Best Of :: Food & Drink
Brothers Jay and Don Poore, of Arizona-based snack brand Poore Brothers Potato Chips, are the main characters in one of America's great corporate fairy tales. Once upon a time, the pair worked as engineers for snack food companies, installing and repairing machines in their plants. There they were introduced to the wonderful world of potato chips — not just the crispy crunch of the popular snack, but the process by which they're made. It was kind of like Willy Wonka's amazing chocolate factory, only with salty snacks instead of sweet. Oh, and there was no room for pretzel trees and toadstools made of onion straws. But we digress.
Jay and Don, inspired by what they saw, created a thick, kettle-cooked chip and marketed it as Bob's Texas Style Potato Chips. The chips were a hit. The bros sold that company, moved to the desert, and founded Poore Brothers.
In those days, the Poore brothers were a little, well, poorer than they are now. What's now a major snack corporation making unusual goodies such as Burger King Ketchup & Fries and Boulder Canyon Natural Rice & Adzuki Bean chips began with Jay and Don, a single kettle and one delivery truck. They handed out free samples and sold the chips to grocery stores and delis before Phoenicians became hooked. Jay and Don soon became the kings of a snack empire. They've never forgotten Phoenix, though. Poore Brothers sponsored the Arizona Diamondbacks' arrival in the mid-'90s and produced some Diamondbacks commemorative chip bags. And though they've since turned over the reins and reorganized under the Inventure Group name, Don occasionally consults for the company and Jay remains at the Goodyear plant.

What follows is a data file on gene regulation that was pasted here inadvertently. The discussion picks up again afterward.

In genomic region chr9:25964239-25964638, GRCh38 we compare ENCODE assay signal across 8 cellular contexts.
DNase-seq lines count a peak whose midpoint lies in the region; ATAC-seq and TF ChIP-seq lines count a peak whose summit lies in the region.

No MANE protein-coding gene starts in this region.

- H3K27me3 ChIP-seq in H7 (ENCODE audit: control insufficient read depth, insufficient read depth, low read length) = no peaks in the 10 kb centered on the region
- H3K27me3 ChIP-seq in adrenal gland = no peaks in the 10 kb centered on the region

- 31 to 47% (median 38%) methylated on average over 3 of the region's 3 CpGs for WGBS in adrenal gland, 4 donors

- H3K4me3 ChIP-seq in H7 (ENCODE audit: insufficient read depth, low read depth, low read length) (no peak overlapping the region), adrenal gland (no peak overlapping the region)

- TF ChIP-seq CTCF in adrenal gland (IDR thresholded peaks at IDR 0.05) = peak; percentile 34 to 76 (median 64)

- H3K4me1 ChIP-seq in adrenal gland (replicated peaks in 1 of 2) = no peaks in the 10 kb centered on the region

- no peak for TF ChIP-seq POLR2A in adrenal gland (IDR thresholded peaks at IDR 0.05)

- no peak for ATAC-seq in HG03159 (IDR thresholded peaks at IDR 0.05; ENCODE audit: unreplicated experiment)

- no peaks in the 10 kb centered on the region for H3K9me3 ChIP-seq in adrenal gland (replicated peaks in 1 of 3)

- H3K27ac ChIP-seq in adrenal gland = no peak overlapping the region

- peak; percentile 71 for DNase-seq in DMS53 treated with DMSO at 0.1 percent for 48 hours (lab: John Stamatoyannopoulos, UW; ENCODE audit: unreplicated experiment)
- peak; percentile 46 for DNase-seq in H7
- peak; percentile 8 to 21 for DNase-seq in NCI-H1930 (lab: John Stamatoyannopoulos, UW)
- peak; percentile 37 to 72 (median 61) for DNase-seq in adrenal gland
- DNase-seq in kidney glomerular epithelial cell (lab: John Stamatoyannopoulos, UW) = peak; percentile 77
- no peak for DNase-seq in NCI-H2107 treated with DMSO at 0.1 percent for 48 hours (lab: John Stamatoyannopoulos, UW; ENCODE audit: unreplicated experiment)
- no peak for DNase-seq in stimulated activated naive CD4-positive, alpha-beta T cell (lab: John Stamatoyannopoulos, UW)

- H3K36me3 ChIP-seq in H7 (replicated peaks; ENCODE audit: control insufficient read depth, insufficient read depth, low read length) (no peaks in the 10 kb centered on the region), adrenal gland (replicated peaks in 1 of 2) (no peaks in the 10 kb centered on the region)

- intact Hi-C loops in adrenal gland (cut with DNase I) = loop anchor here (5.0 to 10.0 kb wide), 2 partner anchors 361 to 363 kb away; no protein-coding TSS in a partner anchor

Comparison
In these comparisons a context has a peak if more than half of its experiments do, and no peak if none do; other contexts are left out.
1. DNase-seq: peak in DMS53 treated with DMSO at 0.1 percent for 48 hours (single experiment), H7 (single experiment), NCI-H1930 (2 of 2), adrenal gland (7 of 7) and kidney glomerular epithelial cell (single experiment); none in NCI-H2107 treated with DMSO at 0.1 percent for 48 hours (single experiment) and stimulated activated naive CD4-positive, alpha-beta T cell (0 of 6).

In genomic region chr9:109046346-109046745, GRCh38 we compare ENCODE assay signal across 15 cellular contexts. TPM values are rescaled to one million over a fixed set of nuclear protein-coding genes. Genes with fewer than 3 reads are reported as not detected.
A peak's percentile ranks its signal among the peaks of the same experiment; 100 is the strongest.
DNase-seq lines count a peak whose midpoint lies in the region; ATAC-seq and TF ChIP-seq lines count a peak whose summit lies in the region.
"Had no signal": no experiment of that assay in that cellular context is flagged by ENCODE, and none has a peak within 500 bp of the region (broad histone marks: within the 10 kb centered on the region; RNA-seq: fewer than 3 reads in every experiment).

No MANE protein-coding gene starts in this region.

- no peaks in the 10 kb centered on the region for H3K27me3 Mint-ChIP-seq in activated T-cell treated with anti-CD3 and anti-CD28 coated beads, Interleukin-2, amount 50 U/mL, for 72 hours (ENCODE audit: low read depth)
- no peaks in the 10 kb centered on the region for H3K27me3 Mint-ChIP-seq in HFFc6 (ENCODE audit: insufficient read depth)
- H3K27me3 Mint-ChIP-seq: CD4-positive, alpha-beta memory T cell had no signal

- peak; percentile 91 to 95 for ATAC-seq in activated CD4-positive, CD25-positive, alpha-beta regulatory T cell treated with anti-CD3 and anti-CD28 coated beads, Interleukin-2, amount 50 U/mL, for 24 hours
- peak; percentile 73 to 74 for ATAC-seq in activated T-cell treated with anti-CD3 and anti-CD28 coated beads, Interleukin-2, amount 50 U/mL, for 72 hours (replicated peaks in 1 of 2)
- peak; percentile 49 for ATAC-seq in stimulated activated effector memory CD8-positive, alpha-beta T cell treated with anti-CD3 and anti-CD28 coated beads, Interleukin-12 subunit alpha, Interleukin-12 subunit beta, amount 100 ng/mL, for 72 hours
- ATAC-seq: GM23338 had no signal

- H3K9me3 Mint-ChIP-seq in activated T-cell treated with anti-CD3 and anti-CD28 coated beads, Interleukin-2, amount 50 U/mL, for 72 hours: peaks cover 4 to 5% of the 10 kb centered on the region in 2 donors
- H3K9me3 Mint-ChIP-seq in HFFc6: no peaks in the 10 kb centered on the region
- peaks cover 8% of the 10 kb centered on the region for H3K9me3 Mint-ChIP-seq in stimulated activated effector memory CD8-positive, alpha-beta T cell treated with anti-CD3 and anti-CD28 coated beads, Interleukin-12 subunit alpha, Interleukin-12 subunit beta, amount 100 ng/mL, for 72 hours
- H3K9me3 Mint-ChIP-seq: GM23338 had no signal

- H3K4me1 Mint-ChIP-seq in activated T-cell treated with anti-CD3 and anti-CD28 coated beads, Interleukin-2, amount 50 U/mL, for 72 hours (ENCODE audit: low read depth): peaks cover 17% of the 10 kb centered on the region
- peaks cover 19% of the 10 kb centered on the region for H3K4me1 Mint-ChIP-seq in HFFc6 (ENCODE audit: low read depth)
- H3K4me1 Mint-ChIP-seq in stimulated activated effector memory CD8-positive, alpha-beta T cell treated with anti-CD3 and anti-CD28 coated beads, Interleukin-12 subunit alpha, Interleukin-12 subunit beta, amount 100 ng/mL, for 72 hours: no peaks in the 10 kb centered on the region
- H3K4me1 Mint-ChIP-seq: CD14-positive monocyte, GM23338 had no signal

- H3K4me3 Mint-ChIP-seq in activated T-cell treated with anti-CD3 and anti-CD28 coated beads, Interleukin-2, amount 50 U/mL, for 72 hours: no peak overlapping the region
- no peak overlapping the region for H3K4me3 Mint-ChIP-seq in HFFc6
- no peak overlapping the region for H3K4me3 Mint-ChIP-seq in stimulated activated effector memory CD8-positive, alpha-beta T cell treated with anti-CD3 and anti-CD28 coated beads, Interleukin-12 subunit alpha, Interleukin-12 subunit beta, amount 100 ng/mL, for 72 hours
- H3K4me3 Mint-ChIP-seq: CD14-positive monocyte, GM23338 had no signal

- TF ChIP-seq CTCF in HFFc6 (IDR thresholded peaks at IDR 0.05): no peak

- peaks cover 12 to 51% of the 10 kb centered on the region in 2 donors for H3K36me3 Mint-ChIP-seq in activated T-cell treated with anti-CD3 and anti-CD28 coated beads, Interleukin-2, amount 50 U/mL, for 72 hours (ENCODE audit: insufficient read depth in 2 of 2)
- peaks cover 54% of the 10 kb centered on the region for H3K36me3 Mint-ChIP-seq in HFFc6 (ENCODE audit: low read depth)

A single kettle seems laughable now. One hundred thousand pounds of taters per day, sourced from Idaho and Maricopa County, are cooked in massive troughs and stirred by machine paddles. The brand itself has expanded to include "intensely different" flavors that appeal to Arizona tastes, such as Three Cheese Jalapeño, Sweet Maui Onion, and Mole. Of course, we still love the original. Oregon can keep their Kettle brand, and Snyder's of Hanover is just a visitor in this town. Phoenix's "home team" of snacks will always be Poore Brothers.
To the uninitiated, chef Joshua Hebert's contemporary American restaurant concept may take some getting used to. He calls it "improvisational cuisine," and in the same way that a jazz musician gets in a groove and spins off an impromptu melody, Hebert plays around with ingredients in unexpected, unpredictable ways. And while some of the Valley's top chefs are constantly tweaking their menus based on what's in season, Hebert eschews a menu altogether. Instead, guests guide their dining experience with a checklist indicating how many courses they'd like, which featured meat and seafood appeals (or doesn't appeal) to them, whether they'll eat raw foods, and any other preferences. (If it's reminiscent of omakase dining at a sushi bar, where you trust the chef to feed you well, that's because Hebert did a stint at Tokyo's Miyako Hotel several years back.) Beyond that, dinner is a series of tasty surprises — scallop carpaccio with radish, pickled grapes, and squash blossom pesto; foie gras with citrus coulis and spun sugar; mushroom-braised veal with morels, peas and fresh mint. Seafood is Hebert's forte, but he's also fond of the exotic, like roasted kangaroo. To be sure, the Posh kitchen can handle the most finicky diners, but the customers who'll have the most fun will simply leave their meal in Hebert's capable hands.